The title of his talk was From Idea to Innovation. The key points of the talk were drawn from his book, Where Good Ideas Come From.
- Slow hunch: Johnson said that a great idea comes from bits and pieces of information over a long period of time that give us hunches about things. When enough of these hunches accumulate, they form a great idea. That is the “aha,” “eureka,” or “light bulb” moment. In other words, a great idea does not come to mind instantly or without those slow hunches.
- Networks of ideas: Interactions with many different people in different walks of life and with different backgrounds, expertise, ideas, and so on are what stimulate a great idea. In short, a great idea tends to come out through interaction with a lot of people from different backgrounds.
Slow hunch: This explains many things we take for granted. My “aha” moment was when I heard his explanation. As we spend time on this earth, we go through a lot of experiences of various kinds. As we experience success and failure, we put each into one of our many pockets. But we usually forget about each pocket and its contents. At some point, when we put a new piece of information into yet another new pocket, we may remember its relevance to some of the old pieces of information in other pockets. Then, all of a sudden, a great idea may be born.
However, if we do not have enough pockets of information, we may not be able to get a great idea. When we are young and have only a few pockets, a great idea may be harder to come by. Of course, this is a general discussion, and the number of pockets and the quality of information in each pocket will differ with each individual.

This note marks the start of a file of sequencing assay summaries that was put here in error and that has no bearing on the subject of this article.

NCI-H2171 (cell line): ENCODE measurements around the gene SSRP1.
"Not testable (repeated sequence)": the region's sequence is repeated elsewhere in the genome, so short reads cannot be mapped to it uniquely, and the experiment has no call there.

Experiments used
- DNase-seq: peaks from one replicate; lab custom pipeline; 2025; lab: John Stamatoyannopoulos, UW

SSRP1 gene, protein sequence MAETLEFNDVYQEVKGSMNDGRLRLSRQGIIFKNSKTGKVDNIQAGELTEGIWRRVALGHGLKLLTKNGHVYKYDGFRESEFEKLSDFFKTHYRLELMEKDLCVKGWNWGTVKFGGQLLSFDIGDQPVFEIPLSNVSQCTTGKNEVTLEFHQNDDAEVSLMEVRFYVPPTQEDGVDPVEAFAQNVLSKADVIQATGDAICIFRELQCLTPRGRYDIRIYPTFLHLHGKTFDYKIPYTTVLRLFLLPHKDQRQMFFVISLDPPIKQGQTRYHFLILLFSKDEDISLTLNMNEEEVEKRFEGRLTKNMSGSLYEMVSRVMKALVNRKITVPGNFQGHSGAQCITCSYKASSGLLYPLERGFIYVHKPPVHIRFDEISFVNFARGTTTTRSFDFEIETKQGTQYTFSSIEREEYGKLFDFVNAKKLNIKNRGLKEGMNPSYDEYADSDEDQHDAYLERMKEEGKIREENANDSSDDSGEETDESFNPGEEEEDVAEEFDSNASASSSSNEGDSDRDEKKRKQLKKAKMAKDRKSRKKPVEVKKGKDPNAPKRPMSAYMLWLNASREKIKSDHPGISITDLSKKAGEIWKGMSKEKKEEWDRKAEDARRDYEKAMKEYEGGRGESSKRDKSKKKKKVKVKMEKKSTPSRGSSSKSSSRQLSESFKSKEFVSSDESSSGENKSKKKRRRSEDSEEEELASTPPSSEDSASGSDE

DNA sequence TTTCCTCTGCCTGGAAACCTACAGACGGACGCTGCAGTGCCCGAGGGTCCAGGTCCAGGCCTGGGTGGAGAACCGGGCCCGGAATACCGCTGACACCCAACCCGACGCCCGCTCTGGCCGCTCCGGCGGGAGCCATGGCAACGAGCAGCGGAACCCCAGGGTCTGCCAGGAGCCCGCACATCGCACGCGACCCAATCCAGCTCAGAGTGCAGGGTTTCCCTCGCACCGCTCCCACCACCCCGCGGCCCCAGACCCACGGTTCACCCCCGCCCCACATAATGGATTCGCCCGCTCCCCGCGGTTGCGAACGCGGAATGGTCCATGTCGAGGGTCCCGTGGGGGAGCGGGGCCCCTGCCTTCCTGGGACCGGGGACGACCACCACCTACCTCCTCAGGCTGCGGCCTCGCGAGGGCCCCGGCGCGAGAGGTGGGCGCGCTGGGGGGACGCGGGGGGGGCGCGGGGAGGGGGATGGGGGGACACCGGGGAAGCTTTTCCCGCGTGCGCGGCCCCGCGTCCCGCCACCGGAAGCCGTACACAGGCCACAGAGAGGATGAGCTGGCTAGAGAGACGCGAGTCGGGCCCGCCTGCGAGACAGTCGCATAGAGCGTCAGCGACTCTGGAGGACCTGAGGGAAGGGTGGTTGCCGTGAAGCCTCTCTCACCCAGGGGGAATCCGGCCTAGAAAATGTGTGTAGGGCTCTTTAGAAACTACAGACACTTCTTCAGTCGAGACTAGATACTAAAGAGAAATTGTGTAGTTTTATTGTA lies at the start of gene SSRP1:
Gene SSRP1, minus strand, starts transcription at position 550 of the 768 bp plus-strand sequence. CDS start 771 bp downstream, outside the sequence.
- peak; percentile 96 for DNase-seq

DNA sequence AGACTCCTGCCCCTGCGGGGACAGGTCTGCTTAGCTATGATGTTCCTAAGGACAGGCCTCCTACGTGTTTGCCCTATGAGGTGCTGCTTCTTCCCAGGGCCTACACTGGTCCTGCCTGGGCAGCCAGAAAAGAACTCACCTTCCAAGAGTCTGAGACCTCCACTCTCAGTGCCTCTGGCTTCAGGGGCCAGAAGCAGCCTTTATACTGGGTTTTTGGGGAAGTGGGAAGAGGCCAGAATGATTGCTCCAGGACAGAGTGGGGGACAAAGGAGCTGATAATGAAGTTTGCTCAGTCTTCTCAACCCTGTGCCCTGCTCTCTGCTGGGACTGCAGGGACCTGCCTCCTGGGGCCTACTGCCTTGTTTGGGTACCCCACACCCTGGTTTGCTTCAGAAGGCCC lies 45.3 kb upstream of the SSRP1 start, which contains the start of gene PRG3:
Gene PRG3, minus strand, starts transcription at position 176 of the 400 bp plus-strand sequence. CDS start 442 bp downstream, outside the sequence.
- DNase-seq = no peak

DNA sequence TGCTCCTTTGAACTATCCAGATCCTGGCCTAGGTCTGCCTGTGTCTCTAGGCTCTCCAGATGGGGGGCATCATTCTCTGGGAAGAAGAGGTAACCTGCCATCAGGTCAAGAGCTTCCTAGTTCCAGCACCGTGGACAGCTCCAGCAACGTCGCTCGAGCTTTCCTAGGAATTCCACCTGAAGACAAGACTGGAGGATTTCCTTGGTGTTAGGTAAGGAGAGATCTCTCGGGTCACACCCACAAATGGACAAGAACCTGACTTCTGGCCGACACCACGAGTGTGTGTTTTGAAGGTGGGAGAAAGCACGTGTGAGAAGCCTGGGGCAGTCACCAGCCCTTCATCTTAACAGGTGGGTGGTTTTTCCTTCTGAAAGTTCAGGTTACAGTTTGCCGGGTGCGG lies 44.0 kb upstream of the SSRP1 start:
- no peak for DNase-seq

Networks of ideas: When I was an engineer, my manager called for a weekly status meeting with other people who reported to him. I thought a one-on-one meeting with him was good enough and felt that my time was wasted by listening to another guy’s status that was not directly related to my duty. According to Johnson, people receive stimulus by interacting with other people in different disciplines. You can ponder on some idea alone without interacting with others, and you may come up with a great idea. But he said a great idea tends to come to you when you interact with other people.
When I think of applying IT to the power industry, these points may be useful. IT and power industry people are usually very different. It is rare to find people who have expertise in both. An exception is John McDonald of GE. Frankly, it is sometimes difficult for me to talk to people in the power industry because I still lack the basic underlying knowledge, such as terminologies. I do not yet know precisely what the current status of the industry is or what the big problems are.
But I think I can gain a lot by continuing to talk to power people. For example, I am studying data science and analytics. I cannot learn those without some context, and new information about the status and problems of the power industry can help me learn how analytics can help.